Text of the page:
Solarian Programmer

My programming ramblings

Building Python 3.6 from source on Ubuntu and Debian Linux

Posted on June 30, 2017 by Sol

This is a short article about building Python 3.6 from source on Ubuntu 16.04 or Debian 9 Linux. At the time of this writing both Ubuntu LTS and Debian stable come with Python 3.5. Python 3.6 comes with a production ready asyncio module, new formatted string literals and many more improvements vs the old 3.5 version. You can read more about what’s new in Python 3.6 here. The procedure described in this tutorial also works with Windows Subsystem for Linux, WSL, aka Bash on Ubuntu on Windows.

As a side note, you should be able to use the same procedure on other Debian based systems, like Raspbian on Raspberry Pi, just replace apt with apt-get and you are good to go.

First, make sure your system is fully updated:

1 sudo apt update
2 sudo apt upgrade

Next, install the default GCC toolchain with:

1 sudo apt install build-essential

Next, we need to install a few prerequisites for building Python:

1 sudo apt install libssl-dev zlib1g-dev libncurses5-dev libncursesw5-dev libreadline-dev libsqlite3-dev 
2 sudo apt install libgdbm-dev libdb5.3-dev libbz2-dev libexpat1-dev liblzma-dev tk-dev

At the time of this writing, the latest stable version of Python is 3.6.1, if you want to use a newer version change the next instructions accordingly:

1 wget https://www.python.org/ftp/python/3.6.1/Python-3.6.1.tar.xz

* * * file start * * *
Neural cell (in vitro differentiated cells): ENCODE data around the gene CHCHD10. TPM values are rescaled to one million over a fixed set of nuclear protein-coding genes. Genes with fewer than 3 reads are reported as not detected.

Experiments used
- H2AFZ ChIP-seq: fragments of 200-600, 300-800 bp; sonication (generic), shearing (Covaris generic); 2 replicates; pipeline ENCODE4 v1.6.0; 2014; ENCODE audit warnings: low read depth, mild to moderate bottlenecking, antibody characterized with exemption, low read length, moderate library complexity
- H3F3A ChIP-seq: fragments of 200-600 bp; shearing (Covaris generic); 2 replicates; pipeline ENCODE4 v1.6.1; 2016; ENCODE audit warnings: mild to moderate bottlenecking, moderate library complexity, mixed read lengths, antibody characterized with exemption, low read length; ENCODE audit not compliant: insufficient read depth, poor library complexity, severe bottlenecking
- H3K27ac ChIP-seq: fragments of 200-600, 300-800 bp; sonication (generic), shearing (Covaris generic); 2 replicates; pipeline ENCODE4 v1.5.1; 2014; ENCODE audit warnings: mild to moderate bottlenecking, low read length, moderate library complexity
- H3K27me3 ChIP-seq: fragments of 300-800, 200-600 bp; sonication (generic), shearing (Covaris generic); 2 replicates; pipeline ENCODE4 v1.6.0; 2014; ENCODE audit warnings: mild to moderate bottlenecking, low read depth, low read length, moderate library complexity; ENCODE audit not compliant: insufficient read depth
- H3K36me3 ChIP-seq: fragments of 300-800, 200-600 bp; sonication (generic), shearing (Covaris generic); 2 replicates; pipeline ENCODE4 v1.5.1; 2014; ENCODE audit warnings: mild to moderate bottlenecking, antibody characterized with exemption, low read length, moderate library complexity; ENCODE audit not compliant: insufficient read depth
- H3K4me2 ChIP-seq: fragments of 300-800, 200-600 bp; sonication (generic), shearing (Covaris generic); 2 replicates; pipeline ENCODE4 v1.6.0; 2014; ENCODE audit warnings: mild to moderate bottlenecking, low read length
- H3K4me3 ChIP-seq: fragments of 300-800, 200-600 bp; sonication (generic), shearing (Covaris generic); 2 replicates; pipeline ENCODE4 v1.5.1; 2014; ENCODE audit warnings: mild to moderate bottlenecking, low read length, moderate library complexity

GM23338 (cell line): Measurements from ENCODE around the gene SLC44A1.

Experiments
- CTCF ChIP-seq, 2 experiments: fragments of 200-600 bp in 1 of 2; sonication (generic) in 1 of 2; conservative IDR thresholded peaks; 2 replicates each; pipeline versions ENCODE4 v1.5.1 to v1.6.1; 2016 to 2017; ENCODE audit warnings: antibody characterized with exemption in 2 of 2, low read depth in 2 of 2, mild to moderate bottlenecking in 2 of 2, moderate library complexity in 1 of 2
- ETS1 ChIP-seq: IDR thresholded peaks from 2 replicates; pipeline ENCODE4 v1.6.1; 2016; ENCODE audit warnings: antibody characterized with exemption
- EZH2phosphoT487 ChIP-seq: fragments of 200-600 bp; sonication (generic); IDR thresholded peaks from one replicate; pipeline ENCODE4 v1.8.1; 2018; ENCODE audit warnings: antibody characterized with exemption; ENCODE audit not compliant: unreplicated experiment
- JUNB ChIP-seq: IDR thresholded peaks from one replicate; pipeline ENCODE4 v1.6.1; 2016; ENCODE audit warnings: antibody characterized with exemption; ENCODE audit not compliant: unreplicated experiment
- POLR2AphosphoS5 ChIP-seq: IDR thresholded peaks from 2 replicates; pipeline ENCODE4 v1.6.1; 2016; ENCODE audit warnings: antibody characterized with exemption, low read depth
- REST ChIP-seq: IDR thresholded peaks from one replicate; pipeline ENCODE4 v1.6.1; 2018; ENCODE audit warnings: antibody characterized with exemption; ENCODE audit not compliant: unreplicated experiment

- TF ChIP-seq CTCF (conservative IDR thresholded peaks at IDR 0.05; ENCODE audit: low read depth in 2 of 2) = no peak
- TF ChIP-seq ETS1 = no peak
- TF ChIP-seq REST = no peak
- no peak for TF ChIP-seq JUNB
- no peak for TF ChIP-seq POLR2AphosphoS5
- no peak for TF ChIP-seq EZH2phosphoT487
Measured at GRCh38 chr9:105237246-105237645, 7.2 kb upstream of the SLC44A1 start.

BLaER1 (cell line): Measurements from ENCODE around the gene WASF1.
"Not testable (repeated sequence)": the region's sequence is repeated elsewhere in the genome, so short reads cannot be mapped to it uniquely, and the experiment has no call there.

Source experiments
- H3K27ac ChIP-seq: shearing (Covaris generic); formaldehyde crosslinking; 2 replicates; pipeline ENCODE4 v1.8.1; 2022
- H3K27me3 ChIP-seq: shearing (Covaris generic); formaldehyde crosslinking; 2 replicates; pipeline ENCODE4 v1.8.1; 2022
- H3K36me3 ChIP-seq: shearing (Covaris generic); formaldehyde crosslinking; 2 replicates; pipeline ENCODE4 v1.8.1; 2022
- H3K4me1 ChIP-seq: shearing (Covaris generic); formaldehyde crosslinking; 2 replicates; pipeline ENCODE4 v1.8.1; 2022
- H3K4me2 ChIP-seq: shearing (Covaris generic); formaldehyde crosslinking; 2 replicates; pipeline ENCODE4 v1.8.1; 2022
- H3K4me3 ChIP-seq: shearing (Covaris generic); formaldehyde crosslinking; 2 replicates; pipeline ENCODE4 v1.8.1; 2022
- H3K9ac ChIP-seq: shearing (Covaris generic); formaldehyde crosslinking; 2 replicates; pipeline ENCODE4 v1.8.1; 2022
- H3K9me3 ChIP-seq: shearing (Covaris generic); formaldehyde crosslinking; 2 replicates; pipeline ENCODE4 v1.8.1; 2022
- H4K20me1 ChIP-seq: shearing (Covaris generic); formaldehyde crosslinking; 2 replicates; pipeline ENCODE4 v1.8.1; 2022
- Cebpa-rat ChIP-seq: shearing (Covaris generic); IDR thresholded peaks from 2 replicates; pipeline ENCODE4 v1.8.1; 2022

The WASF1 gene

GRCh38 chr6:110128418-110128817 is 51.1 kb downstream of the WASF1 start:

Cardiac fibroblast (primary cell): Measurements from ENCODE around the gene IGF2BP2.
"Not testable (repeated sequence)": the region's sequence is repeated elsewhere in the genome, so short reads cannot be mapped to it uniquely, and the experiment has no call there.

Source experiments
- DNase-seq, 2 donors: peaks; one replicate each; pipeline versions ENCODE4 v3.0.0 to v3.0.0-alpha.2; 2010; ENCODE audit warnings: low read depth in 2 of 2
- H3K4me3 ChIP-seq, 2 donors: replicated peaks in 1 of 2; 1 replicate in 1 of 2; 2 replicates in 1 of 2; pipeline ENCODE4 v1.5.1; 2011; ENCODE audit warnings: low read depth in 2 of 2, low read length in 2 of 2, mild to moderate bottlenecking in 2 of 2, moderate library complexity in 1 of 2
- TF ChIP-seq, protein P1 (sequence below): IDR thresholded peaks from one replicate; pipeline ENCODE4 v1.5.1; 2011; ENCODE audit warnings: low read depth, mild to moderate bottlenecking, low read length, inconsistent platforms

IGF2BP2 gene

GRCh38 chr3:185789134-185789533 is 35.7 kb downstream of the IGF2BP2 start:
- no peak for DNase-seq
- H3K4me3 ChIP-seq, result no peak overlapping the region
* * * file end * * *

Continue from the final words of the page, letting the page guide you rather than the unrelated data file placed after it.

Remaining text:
2 tar xf Python-3.6.1.tar.xz
3 cd Python-3.6.1
4 ./configure --enable-optimizations
5 make -j 8
6 sudo make altinstall

Please note the use of sudo make altinstall instead of the typical Linux/Unix sudo make install. Using altinstall will ensure that you don’t mess with the default system Python.

Once the above is finished, you could invoke the new Python interpreter with:

1 python3.6

python3 will invoke the system Python version, 3.5.

Time to write a small test program:

1 import sys
2 
3 name = "Solarian Programmer"
4 print(f"Hello {name}, from Python version {sys.version}")

This is what I see if I run the above code on my Debian machine:

1 ~$ python3.6 test.py
2 Hello Solarian Programmer, from Python version 3.6.1 (default, Jun 30 2017, 11:52:56)
3 [GCC 6.3.0 20170516]
4 ~$

If you want to learn more about Python, I recommend reading Python Crash Course by Eric Matthes:

Another good Python book, for more advanced users, is Python Playground by Mahesh Venkitachalam:

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